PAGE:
Cautious reopening for lockdown-hit businesses
AFTER weeks of enforced closure, home working or emergency appointments, businesses in many of the sectors affected by the worst of the lockdown are reopening.
Coronavirus measures are in place with new rules, timed appointments and personal protective equipment becoming normal.
Myriam Rogerson, owner of Frampton Cotterell salon Beauty Plus by Myriam, has recently welcomed clients back to her premises on Church Road.
When she first reopened some facial treatments weren’t permitted by the government, although restrictions were due to be lifted on August 1. This has had an impact on her business, along with the longer time needed for appointments, which ensures social distancing can take place but limits the number of clients she can see in any one day. Her staff now wear PPE and clients have to wear masks.
Myriam said: “The beauty about the preparation for reopening was that ultimately I did not have to do too much, as I uphold a strict hygiene regime at all times. However, what had to be implemented was the extra PPE, which incurred extra cost. I worked on a variety of forms for us to complete the pre-screening with our clients prior to any treatments, as well as to uphold track and trace.
“We are delighted to be welcoming our supportive clients wearing our masks, face shield and disposable aprons – it’s the latest fashionable trend! My clients have been very loyal and with their continued support we should get going once again.”
At The Globe Pub in Frampton, Alex and Lloyd Williams have faced a challenge in reopening safely for customers, staff and their own family.
They started with a comprehensive risk assessment and decided to start slowly by opening only the garden, with numbers limited. Tables have been spaced out, for social distancing and to give staff extra space. There is a one-way system, sanitising stations and extra cleaning is being done. Each table has a QR code so that people can order and pay by phone.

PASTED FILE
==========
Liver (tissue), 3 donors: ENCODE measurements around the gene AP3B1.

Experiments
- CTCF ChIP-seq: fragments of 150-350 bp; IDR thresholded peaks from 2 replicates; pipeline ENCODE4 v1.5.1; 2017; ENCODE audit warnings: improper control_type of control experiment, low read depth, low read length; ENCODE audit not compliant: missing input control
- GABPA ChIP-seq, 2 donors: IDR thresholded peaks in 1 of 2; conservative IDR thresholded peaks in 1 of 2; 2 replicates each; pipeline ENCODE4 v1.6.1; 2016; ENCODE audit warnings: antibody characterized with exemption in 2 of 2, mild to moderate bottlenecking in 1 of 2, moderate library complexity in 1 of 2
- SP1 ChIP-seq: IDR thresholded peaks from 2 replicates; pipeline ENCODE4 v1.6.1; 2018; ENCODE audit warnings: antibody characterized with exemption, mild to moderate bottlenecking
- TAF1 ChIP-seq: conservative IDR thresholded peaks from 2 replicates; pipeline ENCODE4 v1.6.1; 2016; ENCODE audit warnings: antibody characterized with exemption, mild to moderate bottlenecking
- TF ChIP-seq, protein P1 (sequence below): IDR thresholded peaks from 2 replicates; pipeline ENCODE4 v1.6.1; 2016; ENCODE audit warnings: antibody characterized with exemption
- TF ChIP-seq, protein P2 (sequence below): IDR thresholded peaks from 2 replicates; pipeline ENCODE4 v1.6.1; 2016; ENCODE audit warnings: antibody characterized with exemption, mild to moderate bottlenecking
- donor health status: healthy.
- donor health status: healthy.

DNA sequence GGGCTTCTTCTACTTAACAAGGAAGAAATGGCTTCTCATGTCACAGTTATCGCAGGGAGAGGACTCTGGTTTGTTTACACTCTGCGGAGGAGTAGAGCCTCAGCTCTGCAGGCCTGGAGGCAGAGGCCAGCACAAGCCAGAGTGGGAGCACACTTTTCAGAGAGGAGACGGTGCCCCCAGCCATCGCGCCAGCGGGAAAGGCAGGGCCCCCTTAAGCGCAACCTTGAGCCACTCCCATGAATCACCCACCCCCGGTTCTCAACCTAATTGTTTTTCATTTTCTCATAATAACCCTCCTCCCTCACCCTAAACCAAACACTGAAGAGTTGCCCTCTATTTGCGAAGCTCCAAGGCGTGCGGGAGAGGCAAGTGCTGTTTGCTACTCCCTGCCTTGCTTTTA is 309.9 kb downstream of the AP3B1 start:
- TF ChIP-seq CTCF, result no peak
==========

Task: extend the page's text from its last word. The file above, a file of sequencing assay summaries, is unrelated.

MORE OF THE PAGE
Lloyd (pictured above) said: “We have been collecting customer names and phone numbers, which we keep for track and trace, then dispose of details after 21 days. Everyone has been very supportive and understands that this is for all our safety.
“Unfortunately, like many pubs and restaurants, numbers are down dramatically. People are still unsure of coming out, and we all need to build peoples’ confidence in the safety precautions we have introduced, as safety is the main priority. Customer comments have been very kind, and those that have visited have felt safe and enjoyed their visit.”
Lloyd and Alex hope to open indoors soon.
At AJ Homes estate agents in Winterbourne, all nine staff are now back at work but viewings, valuations and visits to the office must all now be booked in advance and follow social distancing rules. Desks are two metres apart to protect staff, and clients are not allowed past the front desks, which have protective screens.
Director Chris Hodgkins said: “Thanks to the governments’ furlough scheme I believe we’ve saved all our jobs, and they are all local jobs, as well. We still had half the staff on furlough initially, after we first reopened, and now because of the business activity everyone is back in the office.
“We expected the initial surge of enquiries to tail off after a couple of weeks of re-opening but thankfully it has kept going and the changes in ‘stamp duty’ has given the market a further boost.
“The problem now is, what we sell now we won’t receive payment for until the end of the year, so cash flow is going to be a concern over the next few months.”